- Doge’s Palace: Palazzo Ducale is one of the city’s most important Gothic buildings. Experience concentrated grandeur from the façade with its three imposing wings and the two-coloured marble to the fascinating halls and private chambers to the prison with the Bridge of Sighs.
- St Mark’s Basilica: Even more important, even more famous – the mosaics depicting the life of Jesus Christ, re-done by Titian and Tintoretto in later times, inside the over 1,000-year-old Basilica di San Marco will leave you in awe. The adjoining gallery with museum and the golden altar plate are other must-sees.
- Biblioteca Nazionale: Invaluable written works await of behind one of the city’s most magnificent façades inside the National Library of St Mark’s. 900,000 volumes and 13,000 manuscripts with a focus on Venetian history need to be viewed.
- Gallerie dell’Accademia: The Accademia, comparatively non-descript from the outside, might not necessarily be part of your travel plans. We believe that should change immediately! Find what is likely the most important collection of Venetian art spread across three buildings featuring the works of Titian, Carpaccio, Veronese, Tintoretto, the Bellinis and many other icons of the city’s illustrious history.
The lagoon as a living environment and Venice today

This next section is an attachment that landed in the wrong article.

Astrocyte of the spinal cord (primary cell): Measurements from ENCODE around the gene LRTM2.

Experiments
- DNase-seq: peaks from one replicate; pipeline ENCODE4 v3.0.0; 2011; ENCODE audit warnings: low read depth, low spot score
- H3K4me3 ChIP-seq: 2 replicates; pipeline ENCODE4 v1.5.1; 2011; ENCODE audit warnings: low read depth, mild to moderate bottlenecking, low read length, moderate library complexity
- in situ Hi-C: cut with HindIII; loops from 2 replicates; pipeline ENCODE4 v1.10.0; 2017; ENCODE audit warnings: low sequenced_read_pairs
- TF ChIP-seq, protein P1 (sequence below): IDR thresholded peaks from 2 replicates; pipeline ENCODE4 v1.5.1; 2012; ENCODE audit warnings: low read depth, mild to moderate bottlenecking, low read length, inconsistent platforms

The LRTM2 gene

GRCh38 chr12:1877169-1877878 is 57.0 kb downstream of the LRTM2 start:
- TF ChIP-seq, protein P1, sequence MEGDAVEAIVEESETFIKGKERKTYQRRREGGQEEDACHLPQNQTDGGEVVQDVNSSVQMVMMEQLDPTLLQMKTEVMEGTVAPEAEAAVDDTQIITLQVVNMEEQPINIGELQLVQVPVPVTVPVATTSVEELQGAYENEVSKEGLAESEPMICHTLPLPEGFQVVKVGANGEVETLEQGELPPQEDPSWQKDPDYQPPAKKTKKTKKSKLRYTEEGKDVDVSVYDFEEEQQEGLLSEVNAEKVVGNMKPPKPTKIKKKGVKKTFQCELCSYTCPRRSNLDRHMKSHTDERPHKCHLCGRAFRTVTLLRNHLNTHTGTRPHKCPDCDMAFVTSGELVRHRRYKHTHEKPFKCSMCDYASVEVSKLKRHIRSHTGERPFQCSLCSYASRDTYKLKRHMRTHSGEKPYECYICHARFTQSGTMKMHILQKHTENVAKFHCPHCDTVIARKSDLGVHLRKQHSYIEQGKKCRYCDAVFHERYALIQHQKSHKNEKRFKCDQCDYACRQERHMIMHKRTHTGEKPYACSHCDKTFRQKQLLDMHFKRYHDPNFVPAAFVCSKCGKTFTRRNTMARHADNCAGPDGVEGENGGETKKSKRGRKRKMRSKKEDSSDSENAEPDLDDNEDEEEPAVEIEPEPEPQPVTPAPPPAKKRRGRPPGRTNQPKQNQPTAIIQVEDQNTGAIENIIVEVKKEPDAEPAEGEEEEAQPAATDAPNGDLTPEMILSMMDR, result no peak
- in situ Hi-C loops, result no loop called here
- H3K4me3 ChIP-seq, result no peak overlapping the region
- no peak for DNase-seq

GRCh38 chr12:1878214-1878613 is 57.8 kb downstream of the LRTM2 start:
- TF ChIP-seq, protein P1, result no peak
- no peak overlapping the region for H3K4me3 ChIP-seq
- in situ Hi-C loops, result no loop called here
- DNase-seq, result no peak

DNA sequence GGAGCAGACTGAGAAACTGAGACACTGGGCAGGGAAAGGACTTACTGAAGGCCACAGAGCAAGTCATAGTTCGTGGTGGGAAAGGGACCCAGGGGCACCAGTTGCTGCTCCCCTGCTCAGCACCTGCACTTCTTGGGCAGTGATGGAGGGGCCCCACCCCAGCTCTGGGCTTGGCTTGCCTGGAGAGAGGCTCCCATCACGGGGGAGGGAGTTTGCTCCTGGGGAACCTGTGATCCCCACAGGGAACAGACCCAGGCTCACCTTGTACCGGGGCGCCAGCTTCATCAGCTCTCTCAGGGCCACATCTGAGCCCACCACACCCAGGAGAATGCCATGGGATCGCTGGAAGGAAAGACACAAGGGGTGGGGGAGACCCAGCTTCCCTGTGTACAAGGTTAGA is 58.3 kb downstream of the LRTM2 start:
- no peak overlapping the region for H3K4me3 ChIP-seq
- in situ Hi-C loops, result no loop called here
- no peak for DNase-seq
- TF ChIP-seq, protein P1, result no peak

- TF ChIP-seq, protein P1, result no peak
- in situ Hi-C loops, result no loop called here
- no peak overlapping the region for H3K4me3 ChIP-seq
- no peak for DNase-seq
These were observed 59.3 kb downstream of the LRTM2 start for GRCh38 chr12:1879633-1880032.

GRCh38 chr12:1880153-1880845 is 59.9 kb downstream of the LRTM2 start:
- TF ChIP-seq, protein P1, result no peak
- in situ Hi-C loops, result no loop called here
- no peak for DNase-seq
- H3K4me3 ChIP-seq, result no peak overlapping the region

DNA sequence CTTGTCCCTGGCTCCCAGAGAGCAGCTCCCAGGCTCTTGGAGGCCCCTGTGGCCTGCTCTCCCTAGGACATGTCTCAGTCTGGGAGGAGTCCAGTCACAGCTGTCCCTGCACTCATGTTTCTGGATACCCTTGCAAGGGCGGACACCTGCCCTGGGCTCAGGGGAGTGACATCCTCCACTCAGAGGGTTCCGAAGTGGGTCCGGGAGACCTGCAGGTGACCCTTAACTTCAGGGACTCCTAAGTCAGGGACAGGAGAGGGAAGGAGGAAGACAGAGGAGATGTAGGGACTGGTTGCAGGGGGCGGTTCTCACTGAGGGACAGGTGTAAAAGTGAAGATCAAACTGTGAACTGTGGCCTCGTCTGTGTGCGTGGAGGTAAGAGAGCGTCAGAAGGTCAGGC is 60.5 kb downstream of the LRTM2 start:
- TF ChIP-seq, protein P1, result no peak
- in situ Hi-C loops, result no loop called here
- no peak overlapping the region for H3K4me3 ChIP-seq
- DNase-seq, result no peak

However, to many visitors, Venice is synonymous with the Canal Grande, the main traffic route on the water, and the numerous gondolas. 15 churches and over 200 palazzi line the route leading from the train station to the Rialto Bridge and to Piazza San Marco. The entire lagoon area around the city stretches across approx. 40 km with a direct connection to the Adriatic Sea, which supplies fresh seawater twice a day. During its original construction, mud lithified the wood used to build the city providing perfect conditions for such works. Nowadays, however, the ground causes severe problems as Venice faces the threat of subsidence – the layers of mosaic and multiple floor levels don’t help anymore.
At the same time, the lagoon, the ground, the water level and plant growth have been controlled by a special water office, which assumes a protective and cleaning function, since 1501. Joined by numerous individual protection projects, the office is busier than ever these days, as Venice has to battle severe ecological and structural consequences, which also question the city’s future status as a UNESCO World Heritage Site. Industrial impact dissolved the lithified wood speeding up subsidence. Equally, climate warming causes a drastic rise of flooding, and that’s not even mentioning the endangered biodiversity in the lagoon, or the silting in the north and depression in the south, especially caused by industrial expansion towards Mestre and Marghera.
However, not all is lost: Venice frenetically works on solutions to protect this unique living environment, to regulate the massive touristic influx and to preserve the city’s stunning art treasures for as long as possible. This alone is more than just a reason to visit the endangered, yet everything but lost UNESCO World Heritage Site. We wish you lots of fun and safe travels!